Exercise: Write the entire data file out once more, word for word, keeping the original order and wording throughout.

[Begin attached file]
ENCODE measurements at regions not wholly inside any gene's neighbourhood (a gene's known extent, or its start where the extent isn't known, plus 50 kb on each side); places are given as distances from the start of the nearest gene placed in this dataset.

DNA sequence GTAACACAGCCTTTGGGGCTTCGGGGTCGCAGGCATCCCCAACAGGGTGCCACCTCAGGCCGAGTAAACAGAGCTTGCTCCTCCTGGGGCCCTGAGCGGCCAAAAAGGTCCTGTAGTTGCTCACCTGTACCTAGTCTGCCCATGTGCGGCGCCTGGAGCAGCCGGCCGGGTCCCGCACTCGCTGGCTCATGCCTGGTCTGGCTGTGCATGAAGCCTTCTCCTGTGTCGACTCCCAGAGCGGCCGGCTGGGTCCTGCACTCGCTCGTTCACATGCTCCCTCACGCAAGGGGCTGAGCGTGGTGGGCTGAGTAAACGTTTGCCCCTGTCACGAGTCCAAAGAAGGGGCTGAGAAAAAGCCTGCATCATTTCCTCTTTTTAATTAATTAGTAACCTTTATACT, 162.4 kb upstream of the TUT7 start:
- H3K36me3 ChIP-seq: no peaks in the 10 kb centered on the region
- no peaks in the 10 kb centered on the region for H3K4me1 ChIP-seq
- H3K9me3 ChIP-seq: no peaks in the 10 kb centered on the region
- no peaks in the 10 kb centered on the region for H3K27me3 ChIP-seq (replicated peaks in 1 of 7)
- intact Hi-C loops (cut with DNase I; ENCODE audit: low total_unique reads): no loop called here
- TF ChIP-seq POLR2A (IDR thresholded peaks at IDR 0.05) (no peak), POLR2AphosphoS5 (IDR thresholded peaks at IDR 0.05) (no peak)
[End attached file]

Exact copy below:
ENCODE measurements at regions not wholly inside any gene's neighbourhood (a gene's known extent, or its start where the extent isn't known, plus 50 kb on each side); places are given as distances from the start of the nearest gene placed in this dataset.

DNA sequence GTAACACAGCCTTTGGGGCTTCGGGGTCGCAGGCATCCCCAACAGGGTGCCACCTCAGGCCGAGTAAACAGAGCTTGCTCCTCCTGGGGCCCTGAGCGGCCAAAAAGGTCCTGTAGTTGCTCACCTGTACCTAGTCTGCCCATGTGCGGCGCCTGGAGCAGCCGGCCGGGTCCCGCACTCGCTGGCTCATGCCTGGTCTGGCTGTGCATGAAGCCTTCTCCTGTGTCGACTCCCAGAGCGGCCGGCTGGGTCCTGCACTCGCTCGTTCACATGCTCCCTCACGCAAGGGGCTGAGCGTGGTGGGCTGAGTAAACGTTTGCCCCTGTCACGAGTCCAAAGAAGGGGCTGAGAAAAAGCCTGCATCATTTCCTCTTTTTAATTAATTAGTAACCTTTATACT, 162.4 kb upstream of the TUT7 start:
- H3K36me3 ChIP-seq: no peaks in the 10 kb centered on the region
- no peaks in the 10 kb centered on the region for H3K4me1 ChIP-seq
- H3K9me3 ChIP-seq: no peaks in the 10 kb centered on the region
- no peaks in the 10 kb centered on the region for H3K27me3 ChIP-seq (replicated peaks in 1 of 7)
- intact Hi-C loops (cut with DNase I; ENCODE audit: low total_unique reads): no loop called here
- TF ChIP-seq POLR2A (IDR thresholded peaks at IDR 0.05) (no peak), POLR2AphosphoS5 (IDR thresholded peaks at IDR 0.05) (no peak)